Global Roadmap To End Malaria Launched At UN Summit
Four million malaria deaths can be diverted by 2015 cites RBM Partnership
New York / Geneva, 25 Sept 2008 (RBM Partnership): More than 4 million lives can be saved by 2015 if resources are scaled up, reports a new malaria elimination plan today, launched by members of the international community attending the UN Summit in New York. The Global Malaria Action Plan (GMAP) details how to accelerate action against malaria, across countries and regions, leading to elimination of the disease. Developed through the framework of the Roll Back Malaria (RBM) Partnership, it rallies 30 endemic countries and regions and 65 international institutions behind an unprecedented effort to achieve more rapid results against malaria.
Malaria affects half of the world's population – 3.3 billion people in 109 countries – causing nearly 1 million deaths per year. According to GMAP's projections, more than 4.2 million lives can be saved between 2008 and 2015, if the plan is put into action. In addition, millions of dollars of lost GDP can be recovered and critical healthcare resources freed up in regions to tackle other health and social challenges.
Effective malaria control will cost only a fraction of the losses that endemic countries endure today due to malaria, the GMAP posits. Africa alone is estimated to lose at least $12 billion per year in direct costs and much more in GDP losses. Achieving full control in all endemic countries, including strengthening health systems, will cost approximately $5.3 billion in 2009, $6.2 billion in 2010 and $5.1 billion annually from 2011 to 2020. "The action plan that we are putting forward to global leaders today is a historic milestone in the fight against malaria," said Professor Awa Marie Coll-Seck, Executive Director of the RBM Partnership. "Putting the plan into action should now become the next priority for the international community," Coll-Seck added, explaining that implementing the plan will help achieve six of the eight Millennium Development Goals.
The GMAP offers a comprehensive blueprint for reducing malaria. It provides timelines for delivering nets and drugs to all people at risk in Africa, Asia-Pacific, the Americas, the Middle East and Eurasia. It also outlines a strategy for increasing investment in research for new tools to eliminate and eventually eradicate malaria globally. Research will cost at least $750 million annually over the next ten years, according to the plan's estimates.
"In Ethiopia, we provided universal access to protective nets in 18 months only," said Dr Tedros Adhanom, Ethiopia's Minister of Health and Chair of the RBM Partnership Board. "The challenge now is to make such successes work on a larger scale and in all affected regions. This is what the Global Malaria Action Plan will help us do."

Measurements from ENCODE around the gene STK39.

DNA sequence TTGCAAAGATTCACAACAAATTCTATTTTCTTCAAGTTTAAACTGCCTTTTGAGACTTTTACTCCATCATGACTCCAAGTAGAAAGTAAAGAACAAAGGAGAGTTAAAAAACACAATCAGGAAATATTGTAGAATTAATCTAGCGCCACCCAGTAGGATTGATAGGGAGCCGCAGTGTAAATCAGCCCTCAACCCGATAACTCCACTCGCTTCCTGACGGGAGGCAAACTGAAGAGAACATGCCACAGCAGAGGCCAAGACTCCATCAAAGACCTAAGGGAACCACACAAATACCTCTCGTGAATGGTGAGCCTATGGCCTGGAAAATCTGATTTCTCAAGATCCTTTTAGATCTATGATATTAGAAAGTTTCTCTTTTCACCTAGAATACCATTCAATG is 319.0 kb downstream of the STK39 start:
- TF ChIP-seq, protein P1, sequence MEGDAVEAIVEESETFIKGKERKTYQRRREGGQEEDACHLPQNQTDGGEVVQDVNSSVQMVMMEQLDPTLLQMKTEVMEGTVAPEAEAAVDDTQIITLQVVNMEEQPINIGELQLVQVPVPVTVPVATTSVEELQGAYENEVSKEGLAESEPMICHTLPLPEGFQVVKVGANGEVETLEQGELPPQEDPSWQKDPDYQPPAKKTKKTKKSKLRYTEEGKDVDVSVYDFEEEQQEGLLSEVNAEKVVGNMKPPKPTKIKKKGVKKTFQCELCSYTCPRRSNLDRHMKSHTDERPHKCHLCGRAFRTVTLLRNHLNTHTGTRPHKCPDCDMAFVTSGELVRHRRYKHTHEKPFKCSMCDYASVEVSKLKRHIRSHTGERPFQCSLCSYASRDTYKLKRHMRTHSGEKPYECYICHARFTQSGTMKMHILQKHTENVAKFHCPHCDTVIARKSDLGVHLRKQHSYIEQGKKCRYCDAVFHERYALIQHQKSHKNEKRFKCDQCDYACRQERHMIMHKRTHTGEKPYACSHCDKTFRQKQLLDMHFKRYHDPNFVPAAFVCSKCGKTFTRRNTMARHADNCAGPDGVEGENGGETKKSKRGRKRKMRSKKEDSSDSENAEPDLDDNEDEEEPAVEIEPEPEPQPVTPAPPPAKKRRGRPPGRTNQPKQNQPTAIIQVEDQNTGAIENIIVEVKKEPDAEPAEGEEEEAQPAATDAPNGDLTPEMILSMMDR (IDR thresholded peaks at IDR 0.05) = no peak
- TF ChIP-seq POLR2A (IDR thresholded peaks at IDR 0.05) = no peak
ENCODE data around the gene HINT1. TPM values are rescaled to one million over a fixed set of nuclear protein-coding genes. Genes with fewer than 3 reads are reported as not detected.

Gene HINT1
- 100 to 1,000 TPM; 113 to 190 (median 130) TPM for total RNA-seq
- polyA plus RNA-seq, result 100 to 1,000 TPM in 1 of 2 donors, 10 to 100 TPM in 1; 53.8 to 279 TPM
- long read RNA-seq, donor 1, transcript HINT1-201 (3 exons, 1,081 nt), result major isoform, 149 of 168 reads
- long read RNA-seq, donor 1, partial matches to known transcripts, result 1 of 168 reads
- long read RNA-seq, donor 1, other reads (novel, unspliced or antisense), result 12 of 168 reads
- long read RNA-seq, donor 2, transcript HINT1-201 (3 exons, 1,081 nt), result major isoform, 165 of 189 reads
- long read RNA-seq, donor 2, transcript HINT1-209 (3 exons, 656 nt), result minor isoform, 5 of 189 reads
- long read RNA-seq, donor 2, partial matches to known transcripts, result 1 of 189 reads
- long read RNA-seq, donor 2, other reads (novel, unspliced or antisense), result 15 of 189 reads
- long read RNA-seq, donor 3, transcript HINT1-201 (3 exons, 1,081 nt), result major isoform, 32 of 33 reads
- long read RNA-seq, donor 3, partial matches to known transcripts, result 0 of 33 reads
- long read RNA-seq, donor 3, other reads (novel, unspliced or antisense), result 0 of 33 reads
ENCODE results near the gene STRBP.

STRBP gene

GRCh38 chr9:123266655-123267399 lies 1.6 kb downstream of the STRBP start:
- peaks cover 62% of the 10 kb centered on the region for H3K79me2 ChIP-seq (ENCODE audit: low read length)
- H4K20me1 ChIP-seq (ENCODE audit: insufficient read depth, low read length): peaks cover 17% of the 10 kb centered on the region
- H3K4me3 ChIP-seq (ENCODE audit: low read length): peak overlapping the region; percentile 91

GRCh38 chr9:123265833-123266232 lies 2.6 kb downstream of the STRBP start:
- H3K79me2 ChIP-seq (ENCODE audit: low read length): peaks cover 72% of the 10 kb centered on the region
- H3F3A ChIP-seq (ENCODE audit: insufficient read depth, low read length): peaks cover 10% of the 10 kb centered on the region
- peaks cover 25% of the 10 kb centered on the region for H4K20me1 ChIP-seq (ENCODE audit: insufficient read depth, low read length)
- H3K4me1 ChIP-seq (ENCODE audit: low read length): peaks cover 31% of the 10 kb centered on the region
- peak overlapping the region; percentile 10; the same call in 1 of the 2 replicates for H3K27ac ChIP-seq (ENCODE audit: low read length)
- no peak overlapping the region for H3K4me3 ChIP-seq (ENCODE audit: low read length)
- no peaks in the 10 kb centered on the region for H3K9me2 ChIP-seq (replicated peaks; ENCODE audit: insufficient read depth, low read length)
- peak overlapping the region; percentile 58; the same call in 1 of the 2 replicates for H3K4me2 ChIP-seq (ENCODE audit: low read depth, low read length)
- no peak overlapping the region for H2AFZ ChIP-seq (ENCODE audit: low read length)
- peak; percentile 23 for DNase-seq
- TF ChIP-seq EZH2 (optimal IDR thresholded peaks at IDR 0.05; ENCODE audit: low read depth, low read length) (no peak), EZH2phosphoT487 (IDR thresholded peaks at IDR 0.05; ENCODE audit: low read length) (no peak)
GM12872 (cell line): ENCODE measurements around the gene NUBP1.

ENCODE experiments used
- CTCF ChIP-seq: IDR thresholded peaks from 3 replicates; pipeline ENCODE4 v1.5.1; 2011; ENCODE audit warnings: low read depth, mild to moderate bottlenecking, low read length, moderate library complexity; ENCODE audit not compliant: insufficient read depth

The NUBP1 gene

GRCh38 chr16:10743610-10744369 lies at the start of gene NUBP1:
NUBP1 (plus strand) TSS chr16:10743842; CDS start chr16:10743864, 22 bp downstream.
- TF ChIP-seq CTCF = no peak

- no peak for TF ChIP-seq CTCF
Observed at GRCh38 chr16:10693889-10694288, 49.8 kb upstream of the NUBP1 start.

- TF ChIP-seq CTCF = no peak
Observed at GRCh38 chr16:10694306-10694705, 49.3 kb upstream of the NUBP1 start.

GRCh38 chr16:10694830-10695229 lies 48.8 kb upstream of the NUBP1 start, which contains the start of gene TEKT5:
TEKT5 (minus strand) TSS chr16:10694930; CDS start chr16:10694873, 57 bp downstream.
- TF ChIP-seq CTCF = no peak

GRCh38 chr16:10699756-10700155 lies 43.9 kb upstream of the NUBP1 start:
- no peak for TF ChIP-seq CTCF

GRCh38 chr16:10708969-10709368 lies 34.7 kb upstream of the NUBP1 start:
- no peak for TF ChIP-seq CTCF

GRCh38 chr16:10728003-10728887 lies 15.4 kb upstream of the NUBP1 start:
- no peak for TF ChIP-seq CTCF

Reflecting malaria's global scale, the plan is being launched today in all malaria endemic regions, including in the Philippines, Kenya, Mali and Brazil. It is endorsed politically at a UN Malaria Summit taking place at UN headquarters in New York.
During the New York launch event, co-hosted by the Bill & Melinda Gates Foundation, Malaria No More, the British Government as well as the UN Special Envoy for Malaria, heads of state, business leaders, and international celebrities are expected to pledge their commitment to turning the RBM plan into action.
In his opening address at the UN General Assembly earlier this week, Secretary-General Ban Ki-moon requested world leaders to honor their commitments to achieve the Millennium Development Goals, including Goal 6 which addresses malaria, AIDS and tuberculosis. Mr. Ban cited leadership and partnerships as vital ingredients in combating malaria and other pressing global challenges.
Similar calls to action were echoed by several heads of states at this week's commencement of the 63rd Session of the General Assembly, including African Union President Jakaya Mrisho Kikwete and G8 leaders US President George W. Bush and French President Nicolas Sarkozy. Earlier this month at a malaria awareness campaign in Paris, Nicolas Sarkozy, speaking as President of the Council of the European Union, urged his international counterparts to mobilize around efforts to eradicate malaria.
The Global Malaria Action Plan is available for download at: www.rollbackmalaria.org/gmap/
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The RBM Partnership is the global framework to implement coordinated action against malaria. It mobilizes for action and resources and forges consensus among Partners. The Partnership is comprised of more than 200 partners, including malaria endemic countries, their bilateral and multilateral development partners, the private sector, nongovernmental and community-based organizations, foundations, and research and academic institutions.